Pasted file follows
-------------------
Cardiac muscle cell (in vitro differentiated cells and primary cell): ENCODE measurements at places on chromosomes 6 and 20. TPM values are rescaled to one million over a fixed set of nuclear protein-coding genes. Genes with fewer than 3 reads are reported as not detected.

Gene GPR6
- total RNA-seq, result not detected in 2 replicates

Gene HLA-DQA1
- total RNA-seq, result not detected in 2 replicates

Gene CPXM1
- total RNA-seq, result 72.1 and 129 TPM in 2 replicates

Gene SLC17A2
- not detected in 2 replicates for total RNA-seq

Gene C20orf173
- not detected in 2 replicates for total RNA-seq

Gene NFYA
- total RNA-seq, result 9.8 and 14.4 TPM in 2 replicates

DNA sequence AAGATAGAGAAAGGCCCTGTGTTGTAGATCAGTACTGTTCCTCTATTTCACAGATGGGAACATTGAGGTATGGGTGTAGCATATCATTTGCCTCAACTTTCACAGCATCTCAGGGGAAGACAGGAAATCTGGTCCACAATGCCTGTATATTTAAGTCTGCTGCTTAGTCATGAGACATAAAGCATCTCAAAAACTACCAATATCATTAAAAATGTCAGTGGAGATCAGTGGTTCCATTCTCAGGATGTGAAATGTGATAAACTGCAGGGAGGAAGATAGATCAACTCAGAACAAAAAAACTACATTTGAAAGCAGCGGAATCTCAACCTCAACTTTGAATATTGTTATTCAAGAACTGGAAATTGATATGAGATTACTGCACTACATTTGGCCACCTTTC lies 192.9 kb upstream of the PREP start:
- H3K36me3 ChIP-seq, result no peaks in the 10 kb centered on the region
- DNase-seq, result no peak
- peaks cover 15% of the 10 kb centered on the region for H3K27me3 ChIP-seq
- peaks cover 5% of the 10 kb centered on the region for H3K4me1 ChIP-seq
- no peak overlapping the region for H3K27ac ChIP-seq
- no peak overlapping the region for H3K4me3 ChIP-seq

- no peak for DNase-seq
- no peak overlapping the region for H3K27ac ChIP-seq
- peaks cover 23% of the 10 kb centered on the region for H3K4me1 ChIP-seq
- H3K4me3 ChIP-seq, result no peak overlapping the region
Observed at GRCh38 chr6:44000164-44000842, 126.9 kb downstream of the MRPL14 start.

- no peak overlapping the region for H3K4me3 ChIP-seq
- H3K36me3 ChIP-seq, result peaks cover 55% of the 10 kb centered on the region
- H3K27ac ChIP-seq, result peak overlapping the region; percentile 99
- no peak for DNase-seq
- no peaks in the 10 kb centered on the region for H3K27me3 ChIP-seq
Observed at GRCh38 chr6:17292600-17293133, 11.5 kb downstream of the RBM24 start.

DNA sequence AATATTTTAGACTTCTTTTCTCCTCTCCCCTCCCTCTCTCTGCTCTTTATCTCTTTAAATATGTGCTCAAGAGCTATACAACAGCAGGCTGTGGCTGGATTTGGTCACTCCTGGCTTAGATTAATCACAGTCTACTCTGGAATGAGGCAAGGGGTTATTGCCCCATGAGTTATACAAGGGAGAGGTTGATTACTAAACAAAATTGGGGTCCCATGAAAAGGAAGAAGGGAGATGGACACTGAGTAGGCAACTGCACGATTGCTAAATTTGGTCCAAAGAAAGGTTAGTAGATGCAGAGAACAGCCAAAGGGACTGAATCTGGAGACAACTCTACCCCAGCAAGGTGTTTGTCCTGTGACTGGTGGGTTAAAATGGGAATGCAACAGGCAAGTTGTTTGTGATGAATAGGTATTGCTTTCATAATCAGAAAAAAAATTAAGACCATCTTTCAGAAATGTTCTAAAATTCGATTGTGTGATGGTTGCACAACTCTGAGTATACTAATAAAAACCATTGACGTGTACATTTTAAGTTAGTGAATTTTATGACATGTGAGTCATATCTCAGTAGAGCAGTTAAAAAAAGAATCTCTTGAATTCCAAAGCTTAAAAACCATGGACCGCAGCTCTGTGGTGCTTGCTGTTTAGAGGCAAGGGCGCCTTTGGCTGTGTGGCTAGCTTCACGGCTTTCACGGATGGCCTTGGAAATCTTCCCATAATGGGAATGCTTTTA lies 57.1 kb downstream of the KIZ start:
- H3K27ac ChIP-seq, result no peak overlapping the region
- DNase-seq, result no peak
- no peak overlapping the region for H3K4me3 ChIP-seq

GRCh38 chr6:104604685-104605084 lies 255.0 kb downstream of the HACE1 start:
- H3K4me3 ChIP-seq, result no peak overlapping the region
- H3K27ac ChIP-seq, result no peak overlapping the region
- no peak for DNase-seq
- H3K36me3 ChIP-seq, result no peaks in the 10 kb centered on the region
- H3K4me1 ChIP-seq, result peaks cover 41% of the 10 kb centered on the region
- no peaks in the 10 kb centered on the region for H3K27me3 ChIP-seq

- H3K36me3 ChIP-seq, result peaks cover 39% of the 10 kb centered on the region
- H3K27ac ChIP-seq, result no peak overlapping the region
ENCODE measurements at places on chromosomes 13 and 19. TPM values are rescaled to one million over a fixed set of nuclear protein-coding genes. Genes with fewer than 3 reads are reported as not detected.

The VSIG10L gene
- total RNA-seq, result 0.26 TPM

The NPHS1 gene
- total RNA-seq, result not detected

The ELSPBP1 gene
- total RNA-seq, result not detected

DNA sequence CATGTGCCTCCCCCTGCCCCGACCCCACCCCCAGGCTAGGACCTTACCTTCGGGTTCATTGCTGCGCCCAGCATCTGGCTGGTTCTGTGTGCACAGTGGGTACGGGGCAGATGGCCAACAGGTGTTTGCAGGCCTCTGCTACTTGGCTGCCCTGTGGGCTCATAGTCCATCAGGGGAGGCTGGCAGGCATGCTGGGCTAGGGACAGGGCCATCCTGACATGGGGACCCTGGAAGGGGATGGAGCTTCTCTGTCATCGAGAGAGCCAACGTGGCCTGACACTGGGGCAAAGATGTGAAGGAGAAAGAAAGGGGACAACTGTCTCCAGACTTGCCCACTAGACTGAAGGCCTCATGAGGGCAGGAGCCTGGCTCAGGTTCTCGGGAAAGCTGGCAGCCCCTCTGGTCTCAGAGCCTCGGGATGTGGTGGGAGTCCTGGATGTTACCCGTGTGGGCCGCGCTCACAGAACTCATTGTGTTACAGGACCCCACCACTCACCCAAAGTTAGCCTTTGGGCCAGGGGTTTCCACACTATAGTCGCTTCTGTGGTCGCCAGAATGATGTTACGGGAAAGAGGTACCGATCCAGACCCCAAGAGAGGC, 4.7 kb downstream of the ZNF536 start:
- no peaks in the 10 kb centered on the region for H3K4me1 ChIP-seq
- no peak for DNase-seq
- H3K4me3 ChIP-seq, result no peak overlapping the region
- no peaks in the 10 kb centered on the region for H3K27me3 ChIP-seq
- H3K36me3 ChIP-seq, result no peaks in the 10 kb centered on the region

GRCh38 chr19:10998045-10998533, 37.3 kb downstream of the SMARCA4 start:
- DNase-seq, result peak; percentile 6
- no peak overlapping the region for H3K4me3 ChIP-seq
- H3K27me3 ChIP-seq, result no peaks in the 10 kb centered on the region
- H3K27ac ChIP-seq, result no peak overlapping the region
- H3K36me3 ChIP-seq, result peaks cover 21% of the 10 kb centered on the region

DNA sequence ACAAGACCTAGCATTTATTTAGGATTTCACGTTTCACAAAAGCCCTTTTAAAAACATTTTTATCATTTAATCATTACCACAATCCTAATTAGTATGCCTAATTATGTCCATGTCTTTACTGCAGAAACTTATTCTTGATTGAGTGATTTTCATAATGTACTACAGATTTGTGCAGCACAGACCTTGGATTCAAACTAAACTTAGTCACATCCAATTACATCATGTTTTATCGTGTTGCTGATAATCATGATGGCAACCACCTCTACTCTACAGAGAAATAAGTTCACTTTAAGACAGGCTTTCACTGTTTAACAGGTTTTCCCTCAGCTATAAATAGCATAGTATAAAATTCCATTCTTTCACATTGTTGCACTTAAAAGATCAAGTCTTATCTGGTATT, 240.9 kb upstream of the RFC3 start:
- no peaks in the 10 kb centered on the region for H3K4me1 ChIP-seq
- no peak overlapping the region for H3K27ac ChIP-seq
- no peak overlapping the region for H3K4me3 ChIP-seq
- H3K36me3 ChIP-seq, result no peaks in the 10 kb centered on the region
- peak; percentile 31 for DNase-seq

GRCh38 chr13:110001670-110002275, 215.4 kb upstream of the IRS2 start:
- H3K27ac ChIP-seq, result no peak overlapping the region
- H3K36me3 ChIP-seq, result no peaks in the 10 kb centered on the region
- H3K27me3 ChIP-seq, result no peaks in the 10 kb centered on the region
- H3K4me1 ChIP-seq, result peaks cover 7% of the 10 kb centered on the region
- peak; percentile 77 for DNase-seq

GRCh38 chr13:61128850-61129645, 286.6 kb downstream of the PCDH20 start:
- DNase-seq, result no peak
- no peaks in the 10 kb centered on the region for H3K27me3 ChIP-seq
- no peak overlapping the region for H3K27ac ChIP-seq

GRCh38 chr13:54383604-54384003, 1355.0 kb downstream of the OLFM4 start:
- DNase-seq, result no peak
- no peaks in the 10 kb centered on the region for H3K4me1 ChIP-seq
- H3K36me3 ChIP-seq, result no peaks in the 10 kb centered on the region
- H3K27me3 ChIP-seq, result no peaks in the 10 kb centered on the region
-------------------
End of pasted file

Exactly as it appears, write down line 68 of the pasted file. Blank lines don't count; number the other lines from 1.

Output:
- H3K36me3 ChIP-seq, result no peaks in the 10 kb centered on the region